Thursday, February 27, 2014

The Ukraine Crisis: Russian manoeuvres, Crimean games, and the Kiev conundrum

In my last article about the ongoing "Ukraine Crisis", I talked about the "Russian Gambit":

"What are Russia's intentions? While accepting a de facto split of Ukraine on the ground (at least in the short term), accepting it de jure would be another matter, and we know that Russia follows the line that the opposition now in power in Kiev is engineered by fascists that have come to power through a violent coup. On Saturday, having fled Kiev, Yanukovich may well have asked for Russian protection for a Russian-speaking eastern and southern rump state. But the Kremlin may have explained their own motivation, based on their analysis of the opposition: to allow the opposition a taste of power in Kiev (while having no control of the east), playing a waiting game for the disparate opposition to violently turn on each other, allowing Yanukovich and his party to return to power in Kiev soon afterwards, with Russian help or not, depending on the situation."

Seen from this perspective, the events of the past twenty-four hours in particular make some sense. On Wednesday, Putin declared a sudden "mobilisation" of forces in the west and centre of Russia, with full "exercises" to begin on Friday, and for several days. This also led to naval forces being stepped up in readiness.
With convenient timing, this was followed overnight by the seizure in Simferopol (Crimea's capital) of two key government buildings (the parliament and government house) by a large group pro-Russia militia. Surrealism had become the norm on Thursday in the Crimean capital, as the gunmen were cheered on by supporters outside, while the local police that had briefly surrounded the building, disappeared.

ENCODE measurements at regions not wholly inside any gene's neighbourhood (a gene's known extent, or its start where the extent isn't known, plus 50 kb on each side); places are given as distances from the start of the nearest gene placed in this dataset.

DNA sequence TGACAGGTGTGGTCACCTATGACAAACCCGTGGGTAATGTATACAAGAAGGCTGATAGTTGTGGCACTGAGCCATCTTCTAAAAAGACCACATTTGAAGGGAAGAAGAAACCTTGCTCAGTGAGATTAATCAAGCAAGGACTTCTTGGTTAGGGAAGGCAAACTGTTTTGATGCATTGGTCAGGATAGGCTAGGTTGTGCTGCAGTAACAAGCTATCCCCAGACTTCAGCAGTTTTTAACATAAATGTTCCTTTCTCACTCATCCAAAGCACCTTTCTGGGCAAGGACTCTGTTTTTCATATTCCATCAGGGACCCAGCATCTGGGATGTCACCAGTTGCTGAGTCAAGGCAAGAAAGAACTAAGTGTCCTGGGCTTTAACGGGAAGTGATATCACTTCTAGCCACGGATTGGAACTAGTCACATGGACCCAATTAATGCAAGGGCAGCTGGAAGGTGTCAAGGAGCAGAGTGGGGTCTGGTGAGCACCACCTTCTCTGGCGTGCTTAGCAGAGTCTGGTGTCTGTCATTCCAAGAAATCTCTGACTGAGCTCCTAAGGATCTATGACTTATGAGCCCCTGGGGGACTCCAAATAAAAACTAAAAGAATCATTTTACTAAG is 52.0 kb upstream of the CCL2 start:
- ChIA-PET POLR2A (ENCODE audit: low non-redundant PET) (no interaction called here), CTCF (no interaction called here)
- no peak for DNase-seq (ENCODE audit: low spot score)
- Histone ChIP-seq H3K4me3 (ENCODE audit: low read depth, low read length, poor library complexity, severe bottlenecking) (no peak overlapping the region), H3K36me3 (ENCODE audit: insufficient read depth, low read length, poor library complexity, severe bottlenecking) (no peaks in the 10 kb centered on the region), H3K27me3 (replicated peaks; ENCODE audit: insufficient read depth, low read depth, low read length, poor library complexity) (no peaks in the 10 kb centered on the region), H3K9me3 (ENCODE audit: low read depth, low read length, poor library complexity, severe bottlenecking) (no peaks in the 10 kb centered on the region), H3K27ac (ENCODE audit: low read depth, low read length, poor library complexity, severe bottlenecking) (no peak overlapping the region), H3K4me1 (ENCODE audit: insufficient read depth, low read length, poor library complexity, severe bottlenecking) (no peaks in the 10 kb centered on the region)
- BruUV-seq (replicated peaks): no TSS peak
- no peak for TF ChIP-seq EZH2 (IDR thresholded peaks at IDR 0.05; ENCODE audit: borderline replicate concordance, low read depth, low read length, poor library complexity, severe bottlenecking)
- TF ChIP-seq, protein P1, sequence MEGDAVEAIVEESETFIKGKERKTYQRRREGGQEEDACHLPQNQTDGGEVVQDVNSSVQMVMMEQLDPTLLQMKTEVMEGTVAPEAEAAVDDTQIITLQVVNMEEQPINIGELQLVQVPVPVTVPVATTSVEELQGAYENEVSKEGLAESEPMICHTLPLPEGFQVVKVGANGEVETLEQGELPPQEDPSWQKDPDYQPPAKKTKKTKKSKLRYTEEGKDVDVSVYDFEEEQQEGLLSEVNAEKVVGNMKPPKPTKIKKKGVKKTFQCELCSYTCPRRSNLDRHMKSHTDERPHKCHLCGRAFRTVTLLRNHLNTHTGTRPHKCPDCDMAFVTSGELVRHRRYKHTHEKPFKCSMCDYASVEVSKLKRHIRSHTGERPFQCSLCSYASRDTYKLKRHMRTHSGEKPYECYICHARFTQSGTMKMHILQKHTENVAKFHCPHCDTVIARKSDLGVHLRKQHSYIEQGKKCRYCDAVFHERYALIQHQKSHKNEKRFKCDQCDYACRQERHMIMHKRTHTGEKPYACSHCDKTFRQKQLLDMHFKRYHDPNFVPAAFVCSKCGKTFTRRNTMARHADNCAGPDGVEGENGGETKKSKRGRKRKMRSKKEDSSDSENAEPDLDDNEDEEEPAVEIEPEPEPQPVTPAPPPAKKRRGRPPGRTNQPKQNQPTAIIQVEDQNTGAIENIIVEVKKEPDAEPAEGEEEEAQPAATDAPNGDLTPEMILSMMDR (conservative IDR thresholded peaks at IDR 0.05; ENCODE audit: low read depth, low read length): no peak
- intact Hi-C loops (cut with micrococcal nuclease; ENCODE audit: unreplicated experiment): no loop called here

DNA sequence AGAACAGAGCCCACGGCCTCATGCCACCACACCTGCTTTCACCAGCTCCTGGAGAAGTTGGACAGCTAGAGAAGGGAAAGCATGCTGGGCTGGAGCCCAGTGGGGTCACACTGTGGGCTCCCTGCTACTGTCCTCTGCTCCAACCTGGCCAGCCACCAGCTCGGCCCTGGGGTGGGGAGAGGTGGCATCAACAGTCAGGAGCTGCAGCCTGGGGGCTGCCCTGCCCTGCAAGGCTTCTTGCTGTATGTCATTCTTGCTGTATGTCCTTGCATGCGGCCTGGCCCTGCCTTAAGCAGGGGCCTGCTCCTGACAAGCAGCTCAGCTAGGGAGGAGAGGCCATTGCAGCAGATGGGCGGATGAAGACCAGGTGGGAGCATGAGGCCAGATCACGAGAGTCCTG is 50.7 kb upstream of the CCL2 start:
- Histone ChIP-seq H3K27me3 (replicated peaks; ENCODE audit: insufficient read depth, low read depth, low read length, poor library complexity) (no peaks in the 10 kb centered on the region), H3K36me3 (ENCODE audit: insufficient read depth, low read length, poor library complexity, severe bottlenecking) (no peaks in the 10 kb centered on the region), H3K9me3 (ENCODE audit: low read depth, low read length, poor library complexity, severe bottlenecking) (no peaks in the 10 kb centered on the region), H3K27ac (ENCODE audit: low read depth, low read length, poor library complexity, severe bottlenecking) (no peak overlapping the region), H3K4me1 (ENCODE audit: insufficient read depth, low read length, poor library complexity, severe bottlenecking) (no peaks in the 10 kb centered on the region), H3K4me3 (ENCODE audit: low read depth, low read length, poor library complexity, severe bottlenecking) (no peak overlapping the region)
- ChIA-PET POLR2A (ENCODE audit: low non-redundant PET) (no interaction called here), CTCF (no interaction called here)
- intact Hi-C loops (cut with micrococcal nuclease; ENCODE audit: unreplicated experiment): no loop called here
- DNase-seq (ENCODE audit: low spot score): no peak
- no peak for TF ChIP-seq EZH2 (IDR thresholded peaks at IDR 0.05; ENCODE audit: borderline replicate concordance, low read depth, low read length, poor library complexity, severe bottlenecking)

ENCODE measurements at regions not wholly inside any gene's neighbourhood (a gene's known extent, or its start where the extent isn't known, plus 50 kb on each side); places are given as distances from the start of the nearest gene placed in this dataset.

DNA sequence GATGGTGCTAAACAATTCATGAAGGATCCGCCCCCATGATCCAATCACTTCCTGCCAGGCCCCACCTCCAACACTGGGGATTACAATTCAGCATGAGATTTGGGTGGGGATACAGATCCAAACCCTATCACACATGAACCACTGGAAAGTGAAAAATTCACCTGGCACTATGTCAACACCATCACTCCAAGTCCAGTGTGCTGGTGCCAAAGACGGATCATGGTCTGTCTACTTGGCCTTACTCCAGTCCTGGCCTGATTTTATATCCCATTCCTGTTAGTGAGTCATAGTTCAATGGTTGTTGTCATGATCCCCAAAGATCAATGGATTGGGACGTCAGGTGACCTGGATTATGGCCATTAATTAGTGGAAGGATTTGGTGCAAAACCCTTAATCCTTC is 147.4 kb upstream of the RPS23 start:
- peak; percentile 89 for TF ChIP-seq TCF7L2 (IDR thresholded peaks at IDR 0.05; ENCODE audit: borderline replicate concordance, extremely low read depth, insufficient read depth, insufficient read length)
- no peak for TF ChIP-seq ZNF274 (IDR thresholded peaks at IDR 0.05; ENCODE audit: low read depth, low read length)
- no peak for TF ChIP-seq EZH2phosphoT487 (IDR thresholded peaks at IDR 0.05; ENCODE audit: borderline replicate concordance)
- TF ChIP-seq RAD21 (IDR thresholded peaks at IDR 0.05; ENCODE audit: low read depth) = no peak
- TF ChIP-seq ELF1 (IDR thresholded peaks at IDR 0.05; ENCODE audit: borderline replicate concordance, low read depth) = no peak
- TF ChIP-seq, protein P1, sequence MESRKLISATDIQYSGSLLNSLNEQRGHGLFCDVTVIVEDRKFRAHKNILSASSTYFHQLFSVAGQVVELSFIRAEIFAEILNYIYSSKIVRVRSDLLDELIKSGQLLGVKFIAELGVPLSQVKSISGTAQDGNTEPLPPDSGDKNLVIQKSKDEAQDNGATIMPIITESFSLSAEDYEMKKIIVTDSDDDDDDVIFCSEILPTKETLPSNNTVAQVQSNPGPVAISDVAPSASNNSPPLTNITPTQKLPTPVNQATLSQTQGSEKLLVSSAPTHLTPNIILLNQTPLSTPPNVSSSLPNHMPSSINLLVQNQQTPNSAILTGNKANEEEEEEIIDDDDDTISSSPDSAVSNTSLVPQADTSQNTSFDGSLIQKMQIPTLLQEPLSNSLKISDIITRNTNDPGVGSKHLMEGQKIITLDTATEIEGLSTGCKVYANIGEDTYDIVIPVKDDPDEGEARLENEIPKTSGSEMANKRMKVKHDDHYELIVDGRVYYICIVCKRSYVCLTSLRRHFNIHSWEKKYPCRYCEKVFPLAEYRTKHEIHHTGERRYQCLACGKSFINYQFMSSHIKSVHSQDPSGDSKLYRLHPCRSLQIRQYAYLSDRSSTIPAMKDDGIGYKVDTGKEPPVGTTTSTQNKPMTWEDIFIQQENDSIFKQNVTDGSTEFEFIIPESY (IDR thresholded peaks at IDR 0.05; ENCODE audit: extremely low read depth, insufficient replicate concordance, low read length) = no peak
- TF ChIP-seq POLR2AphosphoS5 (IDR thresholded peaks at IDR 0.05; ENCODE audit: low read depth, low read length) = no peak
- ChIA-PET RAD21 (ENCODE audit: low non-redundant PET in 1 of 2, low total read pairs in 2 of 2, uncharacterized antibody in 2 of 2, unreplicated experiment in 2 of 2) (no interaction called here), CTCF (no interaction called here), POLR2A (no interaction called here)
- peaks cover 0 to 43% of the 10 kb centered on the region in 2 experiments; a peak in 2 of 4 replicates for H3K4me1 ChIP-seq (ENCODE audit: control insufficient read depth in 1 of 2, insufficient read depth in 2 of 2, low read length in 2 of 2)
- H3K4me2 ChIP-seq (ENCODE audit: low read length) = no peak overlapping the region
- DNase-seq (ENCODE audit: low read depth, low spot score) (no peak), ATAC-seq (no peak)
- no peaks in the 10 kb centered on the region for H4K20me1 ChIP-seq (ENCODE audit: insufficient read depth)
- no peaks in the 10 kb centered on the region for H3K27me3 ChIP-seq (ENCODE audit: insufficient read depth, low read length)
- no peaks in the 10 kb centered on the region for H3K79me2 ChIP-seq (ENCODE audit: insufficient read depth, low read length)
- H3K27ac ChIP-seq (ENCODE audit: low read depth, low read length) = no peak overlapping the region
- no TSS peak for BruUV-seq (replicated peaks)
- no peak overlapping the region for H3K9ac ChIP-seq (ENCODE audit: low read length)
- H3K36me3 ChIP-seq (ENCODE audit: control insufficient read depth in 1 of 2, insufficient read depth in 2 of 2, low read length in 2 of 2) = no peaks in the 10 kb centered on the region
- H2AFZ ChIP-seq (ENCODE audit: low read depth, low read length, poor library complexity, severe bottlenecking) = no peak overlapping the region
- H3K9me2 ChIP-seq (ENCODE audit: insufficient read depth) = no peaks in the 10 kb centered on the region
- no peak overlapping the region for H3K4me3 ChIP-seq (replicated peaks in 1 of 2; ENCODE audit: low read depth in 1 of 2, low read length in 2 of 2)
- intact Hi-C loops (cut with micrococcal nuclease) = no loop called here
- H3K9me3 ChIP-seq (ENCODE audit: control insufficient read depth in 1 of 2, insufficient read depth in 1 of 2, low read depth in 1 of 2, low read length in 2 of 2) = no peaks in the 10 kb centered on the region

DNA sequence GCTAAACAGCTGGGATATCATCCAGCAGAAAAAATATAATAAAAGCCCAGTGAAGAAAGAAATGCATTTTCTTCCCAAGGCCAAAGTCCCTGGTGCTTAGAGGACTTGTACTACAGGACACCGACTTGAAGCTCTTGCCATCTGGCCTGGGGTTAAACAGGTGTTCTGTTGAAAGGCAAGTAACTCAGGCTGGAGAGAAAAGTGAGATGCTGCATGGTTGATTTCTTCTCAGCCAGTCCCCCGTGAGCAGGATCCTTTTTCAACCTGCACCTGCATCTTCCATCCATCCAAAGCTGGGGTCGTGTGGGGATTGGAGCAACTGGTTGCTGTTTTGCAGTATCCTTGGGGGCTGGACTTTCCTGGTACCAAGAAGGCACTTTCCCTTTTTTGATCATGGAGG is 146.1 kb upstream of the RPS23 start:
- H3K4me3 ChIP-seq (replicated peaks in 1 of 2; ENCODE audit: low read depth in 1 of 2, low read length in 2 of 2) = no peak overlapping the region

While this was going on, local MPs were being allowed into the building, albeit without the use of their phones; official parliamentary business was thus being guided by the wishes of several dozen armed men.

Who the men are is unclear; Russian special forces "incognito"? If not directly or indirectly guided by Moscow, they could instead be members of the "Berkut" forces, disbanded by the new Kiev government for their brutality against anti-government protesters, but welcomed in Crimea, out to make a name for themselves and push events along.
By the evening, the (still occupied) Crimean parliament had agreed to hold a referendum on Crimea's future status and election for the same day as presidential elections declared by the Kiev government. What is clear is that Crimea represents a "low-hanging fruit" for Moscow; easy to pick away from the loose grasp of a distant and impotent Kiev government.

As mentioned in my "Russian gambit", it looks as though Putin took one look at the makeup of personalities in Kiev and has decided to bide his time; they appear divided and out of their depth. While the Kiev government has declared  presidential elections three months from now, this is a suitable length of time (neither too short nor too long) for the former opposition in Kiev to screw things up, as Putin guesses they will. Meanwhile, Yanukovich's "Party Of The Regions" has declared his successor as their candidate for the May elections.

By June, Crimea could easily be part of Russia in all but name, with Yanukovich's successor in power in Kiev, all without a shot being fired. Exactly as Putin would prefer.

The Kiev conundrum

Events in Kiev in the past few days have hardly given much confidence that those in power in Kiev have a strong idea of what they are doing, or with a clear understanding of the task facing them.